The Dell XPS 13 7390 2-in-1 Review: The Ice Lake Comethby Brett Howse on November 15, 2019 11:30 AM EST
Dell offers two display options. The review unit arrived with the first option: a 1920x1200 sRGB display, offering pen and touch support. Dell also offers a 3840x2400 P3-D65 panel, which delivers a higher resolution image with a wider color gamut, but as we've seen time and time again, will come with a stiff hit to battery life. Both feature bonded Corning Gorilla Glass 5 as well, for added durability. In addition, the displays feature a good anti-reflective coating, which is rated at 0.65% reflectivity. This means more viewing of what’s on the display, and less viewing of what’s in the room.
The move back to a taller screen provides a lot of benefits in the laptop space, where doing work often involves the vertical axis. Scrolling spreadsheets or webpages are two basic examples of an added benefit of more vertical pixels, and while it may not seem like a big change to go from 16:9 like most laptops to 16:10, in use it is a very welcome change. It also eliminates the large chin found on the bottom of most laptop displays, and Dell has stretched out the 13.3-inch on the outgoing XPS 13 to a slightly larger 13.4 in the same footprint, without increasing the size of the laptop itself.
The base display offers 169 pixels-per-inch (PPI) pixel density, which, while still well above the standard 92 PPI of old, doesn’t match the Surface Laptop 3, as an example. But it still offers plenty of resolution for most tasks, and with the added benefit of offering better battery life. But if you do want lots of PPI the 4K option will of course double the PPI to 338, at the cost of money and battery life.
Dell also offers Dolby Vision on both panels, but Dolby Vision on laptops is not what you may think. It will support Dolby Vision video playback in Netflix, but it doesn’t transform the display into an HDR offering. It just works to provide the best picture it can with the hardware available. On the 4K panel though, Dell is offering P3-D65 gamut support as well as HDR 400 certification. It should be a fantastic display in certain scenarios, but be warned that Windows is fairly hamstrung on support for HDR, and especially wide-gamut displays, since its color management is fairly limited.
To see how the display performed, we tested it with Portrait Display’s SpectraCal software with a custom workflow. Brightness and contrast were measured with the X-Rite i1Display Pro colorimeter, and color accuracy was tested with the X-Rite i1Pro2 spectrophotometer.
Brightness and Contrast
The XPS 13 can get exceptionally bright, closing in on 600 nits, while at the same time offering almost 1700:1 contrast ratio. These are fantastic results for a laptop, and especially one that is this portable since it should work well even under bright conditions. If it had a downside, it would be that the display only dims to 27 nits (white), which is far too bright to use as a tablet in bed.
Dell has upped their game significantly with the XPS 13 7390. Clearly they’ve employed some color calibration, since the display’s grayscale accuracy is almost perfect, with no error levels over 3.0, and a gamma that closely matches the 2.2 target. The display is slightly cool in its white point, but overall it is a great result.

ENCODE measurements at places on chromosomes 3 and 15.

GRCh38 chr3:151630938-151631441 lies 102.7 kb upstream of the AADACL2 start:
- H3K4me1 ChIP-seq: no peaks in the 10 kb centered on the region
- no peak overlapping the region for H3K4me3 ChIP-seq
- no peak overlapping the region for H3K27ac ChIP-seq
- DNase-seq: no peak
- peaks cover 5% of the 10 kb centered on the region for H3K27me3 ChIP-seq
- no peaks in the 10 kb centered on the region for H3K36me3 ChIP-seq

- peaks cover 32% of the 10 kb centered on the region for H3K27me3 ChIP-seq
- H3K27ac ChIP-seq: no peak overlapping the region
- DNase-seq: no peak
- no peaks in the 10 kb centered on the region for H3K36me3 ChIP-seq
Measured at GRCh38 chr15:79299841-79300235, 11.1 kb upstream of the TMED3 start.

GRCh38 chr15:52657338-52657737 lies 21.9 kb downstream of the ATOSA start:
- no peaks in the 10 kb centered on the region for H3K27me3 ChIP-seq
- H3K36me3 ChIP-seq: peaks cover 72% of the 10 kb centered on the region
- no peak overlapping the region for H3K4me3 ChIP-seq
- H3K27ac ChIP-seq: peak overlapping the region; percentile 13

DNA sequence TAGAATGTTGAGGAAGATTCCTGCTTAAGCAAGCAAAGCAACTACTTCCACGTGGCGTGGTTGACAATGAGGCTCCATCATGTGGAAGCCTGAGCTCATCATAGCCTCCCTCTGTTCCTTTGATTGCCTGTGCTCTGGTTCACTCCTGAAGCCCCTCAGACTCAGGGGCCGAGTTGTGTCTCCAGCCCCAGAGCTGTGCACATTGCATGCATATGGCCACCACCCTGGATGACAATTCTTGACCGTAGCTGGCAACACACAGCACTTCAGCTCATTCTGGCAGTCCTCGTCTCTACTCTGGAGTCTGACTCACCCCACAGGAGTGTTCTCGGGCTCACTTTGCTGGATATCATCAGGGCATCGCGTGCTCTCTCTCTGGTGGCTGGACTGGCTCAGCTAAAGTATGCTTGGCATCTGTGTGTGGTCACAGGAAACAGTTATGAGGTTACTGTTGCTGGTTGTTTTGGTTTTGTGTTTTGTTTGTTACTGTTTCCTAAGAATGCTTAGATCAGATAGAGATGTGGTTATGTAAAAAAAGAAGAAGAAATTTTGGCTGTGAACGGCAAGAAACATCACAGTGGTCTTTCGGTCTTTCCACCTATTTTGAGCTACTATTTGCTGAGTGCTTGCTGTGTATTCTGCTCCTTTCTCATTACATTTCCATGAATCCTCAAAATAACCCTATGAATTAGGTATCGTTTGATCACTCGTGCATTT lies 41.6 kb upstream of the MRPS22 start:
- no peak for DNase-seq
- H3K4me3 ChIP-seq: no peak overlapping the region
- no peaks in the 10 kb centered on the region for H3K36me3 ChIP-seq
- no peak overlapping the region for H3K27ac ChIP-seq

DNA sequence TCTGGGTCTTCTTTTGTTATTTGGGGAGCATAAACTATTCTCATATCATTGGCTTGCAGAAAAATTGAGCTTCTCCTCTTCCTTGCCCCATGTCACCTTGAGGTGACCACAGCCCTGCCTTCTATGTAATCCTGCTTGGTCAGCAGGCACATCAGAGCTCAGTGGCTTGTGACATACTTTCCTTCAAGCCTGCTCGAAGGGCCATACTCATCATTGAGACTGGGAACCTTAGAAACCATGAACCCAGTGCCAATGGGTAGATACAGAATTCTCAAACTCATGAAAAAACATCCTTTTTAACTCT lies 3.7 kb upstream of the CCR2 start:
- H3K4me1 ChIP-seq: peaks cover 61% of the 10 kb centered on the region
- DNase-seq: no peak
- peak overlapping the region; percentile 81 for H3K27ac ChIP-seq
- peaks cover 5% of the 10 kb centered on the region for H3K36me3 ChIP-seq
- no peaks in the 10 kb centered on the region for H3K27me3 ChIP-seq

Testing the display at 100% levels for the primary and secondary colors shows that Dell has taken their color seriously on this laptop. It pretty much perfectly matches the sRGB color gamut, with great accuracy on all of the colors. All of the results are well under the 3.0 level we consider to be accurate, and most are under the 1.0 level we’d consider imperceptible.
The saturation sweeps run all of the primary and secondary colors in 4-bit steps from 0% to 100% brightness. The results are nearly perfect, and well under the 3.0 level across the entire range on all six colors.
Our final test is the Gretag Macbeth, with tests a variety of colors outside of the primary and secondary axis, and including the important skin tones. None of the tested color points were really even over the 2.0 error level. This is a great result.
This shows the relative error level with the target color on the bottom, and the displayed color on the top. Overall the results are near-perfect.
The XPS 13 offers one of the best displays on any notebook we’ve tested. The move back to the taller 16:10 aspect ratio is most welcome, and it’s been refreshing to see some manufacturers utilize taller displays such as the 3:2 and 16:10 when it used to be almost impossible to find anything that was not 16:9. The aspect is even more important when you consider this is a convertible laptop, and 16:9 does not work very well as a tablet.
Dell also offers an excellent anti-reflective coating, which will hopefully spur on their competitors to follow suit. This is something Apple’s iPad range has excelled at for some time, but many PCs still have either a matte coating to scatter the light, which also reduces the sharpness of the image, or very reflective glass coatings which are sharp but hard to use outside. The XPS 13 7390 offers both a very bright, and a low reflectivity coating, meaning it should excel in bright environments.
Finally, Dell has calibrated the display, meaning the colors on the XPS 13 are almost perfect.
This combination is a big win for the XPS 13, and provides it yet another area where it excels over its competition.